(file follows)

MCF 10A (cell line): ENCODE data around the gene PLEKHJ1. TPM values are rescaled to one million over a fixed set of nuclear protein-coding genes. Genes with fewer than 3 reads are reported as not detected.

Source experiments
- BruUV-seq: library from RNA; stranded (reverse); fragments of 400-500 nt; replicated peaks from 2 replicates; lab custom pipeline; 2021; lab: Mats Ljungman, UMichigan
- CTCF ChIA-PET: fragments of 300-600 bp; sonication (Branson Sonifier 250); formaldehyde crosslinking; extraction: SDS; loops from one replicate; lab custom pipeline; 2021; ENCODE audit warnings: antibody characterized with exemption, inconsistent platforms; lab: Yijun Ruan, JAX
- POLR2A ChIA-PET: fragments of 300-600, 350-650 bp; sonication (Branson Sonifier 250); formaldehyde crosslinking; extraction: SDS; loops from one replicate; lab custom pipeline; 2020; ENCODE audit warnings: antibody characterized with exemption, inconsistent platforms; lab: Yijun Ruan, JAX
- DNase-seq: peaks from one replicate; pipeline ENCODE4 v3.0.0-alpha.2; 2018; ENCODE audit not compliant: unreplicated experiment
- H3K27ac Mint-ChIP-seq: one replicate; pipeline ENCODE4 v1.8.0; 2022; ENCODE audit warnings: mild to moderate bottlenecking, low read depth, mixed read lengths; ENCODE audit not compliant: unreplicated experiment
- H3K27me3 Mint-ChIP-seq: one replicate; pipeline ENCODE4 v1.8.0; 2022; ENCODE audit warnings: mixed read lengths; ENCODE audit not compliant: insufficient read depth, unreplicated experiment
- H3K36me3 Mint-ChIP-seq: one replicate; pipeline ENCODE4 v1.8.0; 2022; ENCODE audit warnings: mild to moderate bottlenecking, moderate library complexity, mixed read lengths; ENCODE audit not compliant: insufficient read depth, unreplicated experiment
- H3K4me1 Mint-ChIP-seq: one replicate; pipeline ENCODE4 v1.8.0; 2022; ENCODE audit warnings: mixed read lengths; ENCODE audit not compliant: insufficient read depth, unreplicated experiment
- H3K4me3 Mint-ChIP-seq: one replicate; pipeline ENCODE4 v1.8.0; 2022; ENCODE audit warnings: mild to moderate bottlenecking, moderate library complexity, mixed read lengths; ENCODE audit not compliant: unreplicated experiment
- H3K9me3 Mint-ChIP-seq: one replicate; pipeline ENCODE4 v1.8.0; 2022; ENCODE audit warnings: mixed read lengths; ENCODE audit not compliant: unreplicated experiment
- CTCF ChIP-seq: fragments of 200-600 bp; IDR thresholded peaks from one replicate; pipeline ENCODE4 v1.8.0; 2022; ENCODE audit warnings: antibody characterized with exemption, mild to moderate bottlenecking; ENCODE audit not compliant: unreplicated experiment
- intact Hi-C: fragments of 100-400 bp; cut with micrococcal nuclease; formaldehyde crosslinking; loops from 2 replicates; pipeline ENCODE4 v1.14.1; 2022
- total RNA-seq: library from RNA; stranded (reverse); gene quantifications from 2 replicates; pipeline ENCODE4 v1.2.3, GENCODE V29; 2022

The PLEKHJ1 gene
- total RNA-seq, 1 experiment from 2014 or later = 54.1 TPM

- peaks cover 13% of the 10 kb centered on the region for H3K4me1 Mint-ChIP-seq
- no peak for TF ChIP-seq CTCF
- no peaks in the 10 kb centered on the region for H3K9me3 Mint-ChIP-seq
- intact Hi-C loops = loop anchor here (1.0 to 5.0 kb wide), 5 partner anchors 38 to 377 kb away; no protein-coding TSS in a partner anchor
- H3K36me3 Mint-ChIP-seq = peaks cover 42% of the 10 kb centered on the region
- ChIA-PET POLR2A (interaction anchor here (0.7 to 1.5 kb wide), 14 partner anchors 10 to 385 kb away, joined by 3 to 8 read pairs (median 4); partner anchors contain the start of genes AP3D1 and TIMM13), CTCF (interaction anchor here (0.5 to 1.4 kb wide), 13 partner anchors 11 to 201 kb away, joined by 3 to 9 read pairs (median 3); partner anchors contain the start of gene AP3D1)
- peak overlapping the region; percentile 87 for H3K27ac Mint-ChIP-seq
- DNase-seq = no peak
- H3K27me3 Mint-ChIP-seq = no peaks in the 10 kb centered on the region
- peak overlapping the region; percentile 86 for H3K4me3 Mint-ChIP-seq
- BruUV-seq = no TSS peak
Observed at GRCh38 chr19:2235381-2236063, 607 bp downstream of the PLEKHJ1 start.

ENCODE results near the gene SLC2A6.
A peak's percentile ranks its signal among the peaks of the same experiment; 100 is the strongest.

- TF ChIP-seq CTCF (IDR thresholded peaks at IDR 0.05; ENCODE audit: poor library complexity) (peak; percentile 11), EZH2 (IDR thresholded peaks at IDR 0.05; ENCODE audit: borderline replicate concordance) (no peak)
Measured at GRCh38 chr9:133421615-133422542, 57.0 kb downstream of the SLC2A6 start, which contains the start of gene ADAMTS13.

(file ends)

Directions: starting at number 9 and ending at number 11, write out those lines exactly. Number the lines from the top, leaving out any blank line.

- H3K36me3 Mint-ChIP-seq: one replicate; pipeline ENCODE4 v1.8.0; 2022; ENCODE audit warnings: mild to moderate bottlenecking, moderate library complexity, mixed read lengths; ENCODE audit not compliant: insufficient read depth, unreplicated experiment
- H3K4me1 Mint-ChIP-seq: one replicate; pipeline ENCODE4 v1.8.0; 2022; ENCODE audit warnings: mixed read lengths; ENCODE audit not compliant: insufficient read depth, unreplicated experiment
- H3K4me3 Mint-ChIP-seq: one replicate; pipeline ENCODE4 v1.8.0; 2022; ENCODE audit warnings: mild to moderate bottlenecking, moderate library complexity, mixed read lengths; ENCODE audit not compliant: unreplicated experiment